Post by Marky Dread » 18 Nov 2017, 5:52am

TeddyB Not Logged In wrote:
18 Nov 2017, 5:26am
Marky Dread wrote:
17 Nov 2017, 11:14pm
muppet hi fi wrote:
17 Nov 2017, 11:11pm
Heston wrote:
17 Nov 2017, 10:59pm
muppet hi fi wrote:
17 Nov 2017, 10:53pm

Well don't tell Matey about this! Yeah, I've always the Pete Howard was waaaay too techy for the Clash (Clash Mk II - fuggetaboutit). But I don't know that Buckler could cut all the styles (great as he is), not even as well as Terry managed. And wasn't he still with the Jam touring 'The Gift' in September '83 or had they called it a day by then as well?
Was over for the Jam in December 82, Buckler could have done anything, 100 times better than Terry. Listen to Funeral Pyre and imagine Terry attempting it. It would have sounded like someone throwing a drum kit down the stairs.
Oh I'm not denying Rick's one of the greats, but could he pull off reggae and modern funk/hip hop as well as Terry sometimes managed? And anyway, we know why they picked Terry - he was a known quantity and they needed someone to do the gigs in nine days. Shit, if they'd really wanted to go balls out with probably the best session drummer on the scene, the coulda asked Mark Brzecki before he was in Big Country (which, incidentally, Rick Buckler was playing in briefly after the Skids broke up and Stuart and Bruce got Tony and Mark and nailed the sound).
Dave Ruffy from The Ruts wouldve pulled it off.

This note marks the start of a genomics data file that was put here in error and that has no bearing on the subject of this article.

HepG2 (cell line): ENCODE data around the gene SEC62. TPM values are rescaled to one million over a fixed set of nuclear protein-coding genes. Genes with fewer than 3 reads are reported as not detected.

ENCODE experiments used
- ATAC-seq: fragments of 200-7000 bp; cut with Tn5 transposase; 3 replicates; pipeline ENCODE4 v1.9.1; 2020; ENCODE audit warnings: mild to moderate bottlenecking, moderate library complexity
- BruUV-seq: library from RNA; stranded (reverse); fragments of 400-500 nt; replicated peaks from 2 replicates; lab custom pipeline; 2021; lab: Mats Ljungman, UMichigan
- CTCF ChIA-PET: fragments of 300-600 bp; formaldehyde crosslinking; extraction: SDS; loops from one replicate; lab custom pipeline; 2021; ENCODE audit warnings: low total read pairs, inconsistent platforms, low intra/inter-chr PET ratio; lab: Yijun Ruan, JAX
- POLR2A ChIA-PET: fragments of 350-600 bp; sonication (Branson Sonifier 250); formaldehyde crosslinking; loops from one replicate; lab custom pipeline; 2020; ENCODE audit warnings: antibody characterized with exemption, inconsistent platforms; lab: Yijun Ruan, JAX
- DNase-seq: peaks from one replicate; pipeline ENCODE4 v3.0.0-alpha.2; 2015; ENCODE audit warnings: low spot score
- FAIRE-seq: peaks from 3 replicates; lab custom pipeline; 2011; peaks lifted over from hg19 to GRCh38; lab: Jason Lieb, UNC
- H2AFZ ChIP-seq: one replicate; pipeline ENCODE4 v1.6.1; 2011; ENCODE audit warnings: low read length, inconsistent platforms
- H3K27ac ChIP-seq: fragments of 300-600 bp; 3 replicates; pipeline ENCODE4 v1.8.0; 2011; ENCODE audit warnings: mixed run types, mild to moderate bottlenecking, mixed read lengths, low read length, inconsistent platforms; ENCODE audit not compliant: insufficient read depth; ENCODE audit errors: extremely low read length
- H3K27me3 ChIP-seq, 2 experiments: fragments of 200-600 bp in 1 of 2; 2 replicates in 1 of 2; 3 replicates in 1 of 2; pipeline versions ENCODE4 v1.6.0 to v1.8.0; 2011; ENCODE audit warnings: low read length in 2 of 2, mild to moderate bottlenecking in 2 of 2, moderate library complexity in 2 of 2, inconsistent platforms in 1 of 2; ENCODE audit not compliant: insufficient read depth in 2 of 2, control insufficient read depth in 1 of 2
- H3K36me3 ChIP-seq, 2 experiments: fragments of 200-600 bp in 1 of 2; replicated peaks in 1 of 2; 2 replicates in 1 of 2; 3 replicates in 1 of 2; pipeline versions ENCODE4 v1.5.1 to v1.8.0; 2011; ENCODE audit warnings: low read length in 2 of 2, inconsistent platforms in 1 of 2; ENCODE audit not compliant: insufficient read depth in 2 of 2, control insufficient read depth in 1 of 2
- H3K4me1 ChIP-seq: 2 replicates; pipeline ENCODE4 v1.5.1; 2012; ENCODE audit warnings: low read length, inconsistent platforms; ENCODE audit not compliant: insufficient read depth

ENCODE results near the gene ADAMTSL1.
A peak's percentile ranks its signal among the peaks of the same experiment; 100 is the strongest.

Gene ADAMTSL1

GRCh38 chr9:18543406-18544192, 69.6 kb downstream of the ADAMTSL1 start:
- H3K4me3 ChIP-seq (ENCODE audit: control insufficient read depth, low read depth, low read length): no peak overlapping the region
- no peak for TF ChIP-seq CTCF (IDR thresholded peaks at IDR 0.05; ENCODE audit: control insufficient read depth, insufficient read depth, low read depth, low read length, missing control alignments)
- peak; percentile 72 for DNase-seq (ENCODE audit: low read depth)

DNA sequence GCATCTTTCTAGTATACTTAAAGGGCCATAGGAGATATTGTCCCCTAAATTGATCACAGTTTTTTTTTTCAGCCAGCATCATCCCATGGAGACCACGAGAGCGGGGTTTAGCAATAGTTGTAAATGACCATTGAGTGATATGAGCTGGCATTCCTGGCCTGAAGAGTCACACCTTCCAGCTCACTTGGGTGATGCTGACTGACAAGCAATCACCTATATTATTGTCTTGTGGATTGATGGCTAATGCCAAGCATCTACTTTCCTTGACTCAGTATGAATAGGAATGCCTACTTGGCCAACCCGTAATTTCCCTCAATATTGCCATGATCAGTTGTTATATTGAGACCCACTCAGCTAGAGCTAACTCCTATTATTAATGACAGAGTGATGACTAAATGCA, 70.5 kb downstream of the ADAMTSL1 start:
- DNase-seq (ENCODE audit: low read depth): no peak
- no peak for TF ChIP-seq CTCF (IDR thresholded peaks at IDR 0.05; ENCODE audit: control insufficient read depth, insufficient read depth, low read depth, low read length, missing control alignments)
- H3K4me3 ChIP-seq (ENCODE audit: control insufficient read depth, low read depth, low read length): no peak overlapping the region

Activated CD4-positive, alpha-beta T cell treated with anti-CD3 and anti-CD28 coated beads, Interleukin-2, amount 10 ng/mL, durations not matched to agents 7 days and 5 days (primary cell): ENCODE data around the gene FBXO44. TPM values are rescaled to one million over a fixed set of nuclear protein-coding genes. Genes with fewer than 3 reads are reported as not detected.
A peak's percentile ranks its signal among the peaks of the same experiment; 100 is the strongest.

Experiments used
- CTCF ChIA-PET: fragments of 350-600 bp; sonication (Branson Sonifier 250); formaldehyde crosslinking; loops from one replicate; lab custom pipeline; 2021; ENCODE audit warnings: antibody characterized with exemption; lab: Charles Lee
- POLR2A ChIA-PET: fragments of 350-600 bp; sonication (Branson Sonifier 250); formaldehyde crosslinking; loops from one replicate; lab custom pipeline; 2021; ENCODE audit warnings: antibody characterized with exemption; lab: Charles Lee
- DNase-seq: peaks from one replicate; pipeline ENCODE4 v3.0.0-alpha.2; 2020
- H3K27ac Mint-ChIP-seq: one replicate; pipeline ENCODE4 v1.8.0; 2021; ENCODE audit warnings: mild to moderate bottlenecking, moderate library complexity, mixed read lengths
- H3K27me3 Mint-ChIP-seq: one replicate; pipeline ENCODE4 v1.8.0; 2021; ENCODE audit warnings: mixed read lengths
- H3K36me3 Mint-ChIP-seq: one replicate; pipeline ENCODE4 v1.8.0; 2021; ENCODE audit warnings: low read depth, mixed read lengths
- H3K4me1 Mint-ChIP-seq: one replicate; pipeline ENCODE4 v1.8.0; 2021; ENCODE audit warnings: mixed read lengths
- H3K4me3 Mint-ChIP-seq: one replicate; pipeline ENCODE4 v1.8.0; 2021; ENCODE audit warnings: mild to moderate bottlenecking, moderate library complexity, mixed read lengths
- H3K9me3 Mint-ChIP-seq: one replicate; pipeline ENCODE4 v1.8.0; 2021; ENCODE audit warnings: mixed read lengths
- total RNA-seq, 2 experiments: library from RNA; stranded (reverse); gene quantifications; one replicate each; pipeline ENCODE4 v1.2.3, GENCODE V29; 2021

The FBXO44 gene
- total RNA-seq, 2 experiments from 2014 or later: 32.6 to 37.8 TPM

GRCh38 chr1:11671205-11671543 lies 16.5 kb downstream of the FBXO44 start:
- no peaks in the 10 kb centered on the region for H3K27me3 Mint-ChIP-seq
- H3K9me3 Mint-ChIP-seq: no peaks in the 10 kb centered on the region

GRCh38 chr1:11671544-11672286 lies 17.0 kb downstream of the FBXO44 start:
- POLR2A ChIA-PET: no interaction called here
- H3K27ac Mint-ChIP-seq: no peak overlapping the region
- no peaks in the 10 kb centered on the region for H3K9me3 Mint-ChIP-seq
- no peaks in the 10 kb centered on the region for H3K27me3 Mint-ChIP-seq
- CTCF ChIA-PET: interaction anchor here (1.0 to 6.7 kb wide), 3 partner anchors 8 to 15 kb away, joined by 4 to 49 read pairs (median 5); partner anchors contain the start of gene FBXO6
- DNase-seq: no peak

Which is why Mick and Tony first chose Ruffy and Segs for the nascent version of C/S. Sounded great on paper, but Mick eventually thought their playing was distracting from what he heard in his head; perhaps they rocked everything up too similarly. Then they had a financial hassle and everyone went their own way. I don’t feature Rick Buckler in the Clash. Martin had the Mott and Chrissie connections but doesn’t seem like a fit personally. Jerry Nolan would have been a crazy pick after sacking Topper. Jerry never did stay clean, and he had a big attitude. Love his drumming, but no.

Mick thought Pete Howard was a good choice under the circumstances.
Shame that didn't work with Segs/Ruffy. I think Pete was a good tub thumper.
Image

matedog
User avatar
Purveyor of Hoyistic Thought
Posts: 20598
Joined: 15 Jun 2008, 4:07pm
Location: 1995

Re: Marky Dread Remasters

Post by matedog » 18 Nov 2017, 1:20pm

muppet hi fi wrote:
17 Nov 2017, 11:11pm
Heston wrote:
17 Nov 2017, 10:59pm
muppet hi fi wrote:
17 Nov 2017, 10:53pm
Heston wrote:
17 Nov 2017, 10:43pm
I know I may be in the minority but I thought they were poor at the US Festival. The fire had gone out and the drummer wasn't that good. They should have hired Rick Buckler when Terry left again.
Well don't tell Matey about this! Yeah, I've always the Pete Howard was waaaay too techy for the Clash (Clash Mk II - fuggetaboutit). But I don't know that Buckler could cut all the styles (great as he is), not even as well as Terry managed. And wasn't he still with the Jam touring 'The Gift' in September '83 or had they called it a day by then as well?
Was over for the Jam in December 82, Buckler could have done anything, 100 times better than Terry. Listen to Funeral Pyre and imagine Terry attempting it. It would have sounded like someone throwing a drum kit down the stairs.
Oh I'm not denying Rick's one of the greats, but could he pull off reggae and modern funk/hip hop as well as Terry sometimes managed? And anyway, we know why they picked Terry - he was a known quantity and they needed someone to do the gigs in nine days. Shit, if they'd really wanted to go balls out with probably the best session drummer on the scene, the coulda asked Mark Brzecki before he was in Big Country (which, incidentally, Rick Buckler was playing in briefly after the Skids broke up and Stuart and Bruce got Tony and Mark and nailed the sound).